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10/04/2018

"Elegy Written In country Churchyard" as an elegy.


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According to  H. M. Abrams the elegy is  “A formal and sustained lament in verse for the death of a particular person,  usually ending in a consolation.”  It is a kind of lyric, meditative in nature. It begins with a description of gloomy atmosphere that sets the mood of mourning.  “Elegy Written in a Country Churchyard” is a  famous elegy that deals with the mortality of human beings in General and the  decay of a cherished way of life in particular. It has a pastoral setting, melancholic enough to sustain the grief of the mourner. However, instead of the death of a particular person, it mourns the death of the poor villagers and their simple way of life. It ends traditionally with consolation like any other elegy. In every consideration it is a unique elegy in English.
An elegy begins with the description of nature reflecting a gloomy atmosphere that matches well with the sorrowful mood of the mourners. Similarly,  “Elegy Written in a Country Churchyard” sets the elegiac mood in the first three stanzas in keeping  with the convention of the elegy. The parting day,   “lowing  herd”,   weary ploughman,   ”glimmering  landscape”,  droning of  beetles,  hooting of the owl, are all used to create an atmosphere  that adequately reflects the desired sorrowful mood suitable for the mourner.
Then, following the tradition, the mourner reveals that he is sorrowful because of the dead villagers buried in the country churchyard. This revelation is followed by a description of the simple pastoral life of the poor villagers. The humble life style of the villagers praised between the fourth and seventh stanzas demands sympathy and respect.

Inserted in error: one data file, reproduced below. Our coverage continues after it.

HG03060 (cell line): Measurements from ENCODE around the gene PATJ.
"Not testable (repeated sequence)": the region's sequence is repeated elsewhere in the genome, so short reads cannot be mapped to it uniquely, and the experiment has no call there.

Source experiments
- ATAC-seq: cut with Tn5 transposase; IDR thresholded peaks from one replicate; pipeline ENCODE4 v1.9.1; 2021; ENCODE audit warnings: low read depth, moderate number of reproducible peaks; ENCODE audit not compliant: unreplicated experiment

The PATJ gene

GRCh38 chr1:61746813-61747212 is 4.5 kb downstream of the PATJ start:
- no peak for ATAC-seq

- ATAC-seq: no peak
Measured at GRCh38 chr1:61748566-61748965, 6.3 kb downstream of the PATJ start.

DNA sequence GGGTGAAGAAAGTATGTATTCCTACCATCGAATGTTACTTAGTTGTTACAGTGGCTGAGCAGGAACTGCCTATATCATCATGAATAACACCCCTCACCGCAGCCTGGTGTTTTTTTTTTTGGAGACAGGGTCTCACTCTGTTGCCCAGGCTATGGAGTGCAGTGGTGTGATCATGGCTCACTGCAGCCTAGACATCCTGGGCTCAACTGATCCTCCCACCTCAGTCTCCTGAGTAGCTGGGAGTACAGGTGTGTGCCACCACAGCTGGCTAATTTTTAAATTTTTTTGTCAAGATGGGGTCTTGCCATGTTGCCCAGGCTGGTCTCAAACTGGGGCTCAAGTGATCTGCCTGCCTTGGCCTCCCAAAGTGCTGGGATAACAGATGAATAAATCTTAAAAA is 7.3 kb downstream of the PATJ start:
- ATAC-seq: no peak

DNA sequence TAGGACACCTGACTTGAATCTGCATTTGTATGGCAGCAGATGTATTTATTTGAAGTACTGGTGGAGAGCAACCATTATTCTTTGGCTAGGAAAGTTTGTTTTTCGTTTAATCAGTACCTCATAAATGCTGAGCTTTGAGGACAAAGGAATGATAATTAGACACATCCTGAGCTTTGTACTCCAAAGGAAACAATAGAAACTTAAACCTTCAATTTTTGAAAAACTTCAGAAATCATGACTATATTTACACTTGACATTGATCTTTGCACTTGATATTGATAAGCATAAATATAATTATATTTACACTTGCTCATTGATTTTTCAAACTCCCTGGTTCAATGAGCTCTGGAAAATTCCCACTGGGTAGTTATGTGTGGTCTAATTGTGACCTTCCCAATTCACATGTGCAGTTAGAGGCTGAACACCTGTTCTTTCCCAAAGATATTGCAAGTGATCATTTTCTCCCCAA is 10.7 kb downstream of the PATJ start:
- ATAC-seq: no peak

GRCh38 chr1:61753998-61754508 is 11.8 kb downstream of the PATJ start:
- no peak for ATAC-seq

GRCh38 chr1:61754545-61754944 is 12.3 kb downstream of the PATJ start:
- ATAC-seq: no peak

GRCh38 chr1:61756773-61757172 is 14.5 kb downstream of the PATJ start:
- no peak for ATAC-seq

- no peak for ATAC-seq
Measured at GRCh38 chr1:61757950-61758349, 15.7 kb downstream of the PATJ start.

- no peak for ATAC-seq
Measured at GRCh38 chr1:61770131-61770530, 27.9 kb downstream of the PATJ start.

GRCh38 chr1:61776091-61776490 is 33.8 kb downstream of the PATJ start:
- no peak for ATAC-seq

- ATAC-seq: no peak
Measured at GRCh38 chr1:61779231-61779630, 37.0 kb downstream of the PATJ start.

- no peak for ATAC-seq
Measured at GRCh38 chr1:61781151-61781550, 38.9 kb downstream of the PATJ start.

Next, the mourner speaker  accuses the ambitious rich people neglecting these poor villagers and censured their pompous way life. This expression of dissatisfaction at the present way of life another convention of the elegy. After this criticism of the rich, Gray refers to the universal law of death and the ultimate desire of every human heart.
But Gray digresses from the tradition in that he passes on from the villagers to his own fate. He anticipates his own death and hopes that a shepherd will be his mourner. Thus, he merges the universal with the particular. However, he follows the elegiac tradition in closing the poem with consolation. He consoles himself expecting  God’s  forgiveness after his death.
“Elegy Written in a Country Churchyard”  is, therefore, an exceptional elegy. It follows the tradition of the pastoral elegy in creating a congenial setting, appreciating the life of the dead, censoring the decay of traditional values, and ending the poem with consolation. But Gray deviates from the tradition in allowing the mourner to lament for all the dead villagers instead of a particular person, in anticipating his own death and his own mourner.

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